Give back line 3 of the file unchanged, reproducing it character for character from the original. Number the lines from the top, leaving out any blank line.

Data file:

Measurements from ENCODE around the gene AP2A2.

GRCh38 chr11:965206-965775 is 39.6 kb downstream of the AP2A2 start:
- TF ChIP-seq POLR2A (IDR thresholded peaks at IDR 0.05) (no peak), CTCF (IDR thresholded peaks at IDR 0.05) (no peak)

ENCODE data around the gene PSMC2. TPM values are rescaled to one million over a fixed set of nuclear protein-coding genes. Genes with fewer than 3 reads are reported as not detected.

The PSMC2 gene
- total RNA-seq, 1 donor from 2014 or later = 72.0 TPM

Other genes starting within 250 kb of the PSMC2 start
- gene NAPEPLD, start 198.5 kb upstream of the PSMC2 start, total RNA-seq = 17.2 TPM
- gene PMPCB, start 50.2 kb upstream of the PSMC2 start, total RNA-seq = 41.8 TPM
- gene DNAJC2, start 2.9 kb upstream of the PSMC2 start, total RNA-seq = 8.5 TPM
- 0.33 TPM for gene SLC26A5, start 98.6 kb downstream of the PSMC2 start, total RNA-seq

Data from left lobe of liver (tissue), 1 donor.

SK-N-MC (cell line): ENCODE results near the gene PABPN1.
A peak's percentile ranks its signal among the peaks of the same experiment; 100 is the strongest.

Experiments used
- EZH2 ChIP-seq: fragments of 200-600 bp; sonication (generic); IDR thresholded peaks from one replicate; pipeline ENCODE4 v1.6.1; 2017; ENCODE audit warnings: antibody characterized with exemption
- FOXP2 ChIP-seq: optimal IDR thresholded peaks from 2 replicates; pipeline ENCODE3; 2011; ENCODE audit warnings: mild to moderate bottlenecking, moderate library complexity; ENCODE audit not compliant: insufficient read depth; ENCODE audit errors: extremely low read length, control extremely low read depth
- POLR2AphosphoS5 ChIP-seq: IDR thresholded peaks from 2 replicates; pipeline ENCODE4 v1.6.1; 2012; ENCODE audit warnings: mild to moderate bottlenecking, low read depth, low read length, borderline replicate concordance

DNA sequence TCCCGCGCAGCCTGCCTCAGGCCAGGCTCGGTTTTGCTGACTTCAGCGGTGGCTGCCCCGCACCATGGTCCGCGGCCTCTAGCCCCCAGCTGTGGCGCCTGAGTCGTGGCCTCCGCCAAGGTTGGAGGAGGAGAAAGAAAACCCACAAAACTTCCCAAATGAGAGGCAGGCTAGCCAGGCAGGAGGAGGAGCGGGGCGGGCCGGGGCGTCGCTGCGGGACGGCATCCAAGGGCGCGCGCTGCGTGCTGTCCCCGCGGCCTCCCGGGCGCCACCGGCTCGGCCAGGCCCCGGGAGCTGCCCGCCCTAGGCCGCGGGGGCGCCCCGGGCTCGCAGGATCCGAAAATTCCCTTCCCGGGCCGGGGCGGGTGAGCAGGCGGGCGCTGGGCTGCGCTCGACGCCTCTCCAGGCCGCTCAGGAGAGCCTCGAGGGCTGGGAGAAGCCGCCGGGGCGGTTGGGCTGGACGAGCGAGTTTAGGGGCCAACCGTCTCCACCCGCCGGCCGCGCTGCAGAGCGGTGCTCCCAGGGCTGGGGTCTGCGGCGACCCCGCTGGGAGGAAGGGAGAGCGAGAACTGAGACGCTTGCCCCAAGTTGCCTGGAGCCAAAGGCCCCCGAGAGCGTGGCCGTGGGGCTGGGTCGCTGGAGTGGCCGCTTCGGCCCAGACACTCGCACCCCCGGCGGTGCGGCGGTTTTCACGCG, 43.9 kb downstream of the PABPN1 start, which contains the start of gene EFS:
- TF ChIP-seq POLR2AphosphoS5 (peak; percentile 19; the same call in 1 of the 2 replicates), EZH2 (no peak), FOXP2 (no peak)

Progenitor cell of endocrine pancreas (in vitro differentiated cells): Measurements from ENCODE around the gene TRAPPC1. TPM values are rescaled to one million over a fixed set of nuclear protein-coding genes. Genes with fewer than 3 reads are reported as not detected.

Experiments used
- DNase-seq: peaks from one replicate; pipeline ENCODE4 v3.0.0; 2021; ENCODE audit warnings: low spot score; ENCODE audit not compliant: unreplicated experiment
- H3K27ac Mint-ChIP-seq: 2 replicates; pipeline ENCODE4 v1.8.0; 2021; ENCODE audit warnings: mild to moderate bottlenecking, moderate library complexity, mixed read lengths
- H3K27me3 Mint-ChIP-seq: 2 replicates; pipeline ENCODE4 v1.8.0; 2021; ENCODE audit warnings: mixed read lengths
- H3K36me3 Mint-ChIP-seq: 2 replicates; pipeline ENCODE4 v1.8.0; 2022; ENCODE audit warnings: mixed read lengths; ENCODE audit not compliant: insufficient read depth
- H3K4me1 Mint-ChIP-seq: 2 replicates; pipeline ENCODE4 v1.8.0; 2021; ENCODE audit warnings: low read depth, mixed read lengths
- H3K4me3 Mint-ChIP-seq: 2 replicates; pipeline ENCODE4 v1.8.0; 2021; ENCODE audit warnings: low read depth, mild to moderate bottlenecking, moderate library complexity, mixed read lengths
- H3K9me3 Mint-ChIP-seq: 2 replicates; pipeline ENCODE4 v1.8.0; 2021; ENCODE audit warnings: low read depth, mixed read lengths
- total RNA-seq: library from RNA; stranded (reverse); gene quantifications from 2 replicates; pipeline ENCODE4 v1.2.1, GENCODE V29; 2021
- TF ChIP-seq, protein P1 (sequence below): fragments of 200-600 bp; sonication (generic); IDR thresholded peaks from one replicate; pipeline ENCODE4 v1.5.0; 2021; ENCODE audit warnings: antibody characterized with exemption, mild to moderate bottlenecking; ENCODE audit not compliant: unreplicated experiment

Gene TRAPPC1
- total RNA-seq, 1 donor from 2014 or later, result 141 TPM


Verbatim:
- TF ChIP-seq POLR2A (IDR thresholded peaks at IDR 0.05) (no peak), CTCF (IDR thresholded peaks at IDR 0.05) (no peak)